“For the new to be implemented, it must be built upon the identity of the past and the relationships of the future. Roozen and Nieman suggest that denominations have five potential sources of identity, namely people, polity, practices, purpose, and theology. They further suggest that “Any one of these elements can provide the linchpin of distinctiveness.” A strong identity can survive a rigorous conflict, but the identity must come from a different source than the one which has given rise to the conflict. We indeed have sources of common celebration; the “Seek It” statement confirms that. But too often, we have focused on the unnamed pieces that divide rather than the named pieces that bond us together.”

What does our scholar in the OGS say he hopes will emerge from the meetings of the GEC after next week?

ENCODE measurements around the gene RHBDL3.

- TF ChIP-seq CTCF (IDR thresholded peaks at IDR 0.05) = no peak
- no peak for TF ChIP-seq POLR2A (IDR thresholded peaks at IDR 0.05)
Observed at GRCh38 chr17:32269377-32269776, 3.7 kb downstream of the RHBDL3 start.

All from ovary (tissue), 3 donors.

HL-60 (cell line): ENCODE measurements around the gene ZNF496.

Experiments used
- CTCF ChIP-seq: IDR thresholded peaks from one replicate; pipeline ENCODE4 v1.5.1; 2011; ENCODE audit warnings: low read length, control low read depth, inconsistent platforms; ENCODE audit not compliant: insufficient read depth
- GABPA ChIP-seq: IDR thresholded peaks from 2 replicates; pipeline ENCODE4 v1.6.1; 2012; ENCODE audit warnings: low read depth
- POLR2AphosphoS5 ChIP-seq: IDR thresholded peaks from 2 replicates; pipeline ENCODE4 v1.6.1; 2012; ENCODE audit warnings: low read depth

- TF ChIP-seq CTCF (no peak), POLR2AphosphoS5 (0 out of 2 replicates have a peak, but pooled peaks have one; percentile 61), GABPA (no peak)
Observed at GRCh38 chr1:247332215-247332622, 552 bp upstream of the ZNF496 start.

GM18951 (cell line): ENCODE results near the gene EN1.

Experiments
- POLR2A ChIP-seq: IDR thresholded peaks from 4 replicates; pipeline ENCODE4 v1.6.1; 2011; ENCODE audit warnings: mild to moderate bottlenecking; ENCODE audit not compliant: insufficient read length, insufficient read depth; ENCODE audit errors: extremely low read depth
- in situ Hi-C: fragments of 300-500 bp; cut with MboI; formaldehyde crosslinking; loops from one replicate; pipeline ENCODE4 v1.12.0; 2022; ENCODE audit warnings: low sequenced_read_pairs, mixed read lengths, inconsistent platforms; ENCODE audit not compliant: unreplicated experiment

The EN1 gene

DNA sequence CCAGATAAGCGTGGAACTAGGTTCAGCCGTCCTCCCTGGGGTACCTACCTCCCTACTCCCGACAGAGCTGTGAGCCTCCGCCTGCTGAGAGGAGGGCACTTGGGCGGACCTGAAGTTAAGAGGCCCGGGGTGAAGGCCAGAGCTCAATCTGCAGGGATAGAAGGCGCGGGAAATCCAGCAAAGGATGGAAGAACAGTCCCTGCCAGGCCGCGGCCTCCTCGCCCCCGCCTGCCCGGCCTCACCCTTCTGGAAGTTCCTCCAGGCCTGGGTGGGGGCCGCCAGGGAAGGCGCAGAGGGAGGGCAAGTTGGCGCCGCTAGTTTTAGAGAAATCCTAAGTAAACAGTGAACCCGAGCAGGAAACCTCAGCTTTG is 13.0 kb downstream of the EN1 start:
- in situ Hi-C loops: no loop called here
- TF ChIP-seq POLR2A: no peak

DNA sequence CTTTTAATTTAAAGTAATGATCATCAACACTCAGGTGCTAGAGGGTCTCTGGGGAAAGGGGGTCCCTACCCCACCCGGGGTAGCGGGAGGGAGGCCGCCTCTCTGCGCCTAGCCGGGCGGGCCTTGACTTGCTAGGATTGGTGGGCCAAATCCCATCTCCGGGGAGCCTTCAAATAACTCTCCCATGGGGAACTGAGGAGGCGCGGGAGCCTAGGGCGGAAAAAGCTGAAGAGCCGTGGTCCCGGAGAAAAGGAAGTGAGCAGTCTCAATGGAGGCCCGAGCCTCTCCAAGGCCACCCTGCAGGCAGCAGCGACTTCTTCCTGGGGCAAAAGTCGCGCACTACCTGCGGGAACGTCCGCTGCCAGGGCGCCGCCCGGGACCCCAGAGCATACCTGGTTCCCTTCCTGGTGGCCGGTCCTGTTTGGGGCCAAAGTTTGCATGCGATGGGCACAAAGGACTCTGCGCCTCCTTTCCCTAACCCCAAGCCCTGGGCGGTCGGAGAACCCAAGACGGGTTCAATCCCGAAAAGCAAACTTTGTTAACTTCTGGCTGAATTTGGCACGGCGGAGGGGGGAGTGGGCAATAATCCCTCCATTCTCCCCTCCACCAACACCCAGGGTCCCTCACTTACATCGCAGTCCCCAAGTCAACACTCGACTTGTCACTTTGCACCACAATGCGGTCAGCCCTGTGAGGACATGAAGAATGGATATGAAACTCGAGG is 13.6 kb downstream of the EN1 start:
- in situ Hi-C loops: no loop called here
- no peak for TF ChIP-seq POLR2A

“Ultimately, whatever we produce must also be coupled with a renewed commitment to one another as we move forward. No structure can survive divorced from a people with a common bond and purpose.


I don't want to "return to" anything as a denomination, but rather "mature" into a denomination capable of helping its congregations become 21st century congregations responding to needs around them that were not present just a generation ago. I look forward to our time together next week.”

The Christian faith bristles with faith, hope, and love. Naturally, one would expect that denominational leaders would bathe their meetings in prayer and put the emphasis upon forward leaning proactivity. However, the New Testament also speaks about truth and purity concerns as well. In an environment where biblical authority has been under assault, whatever structures emerge will be meaningless unless the planners deal with the real problems, not merely the surface dilemmas.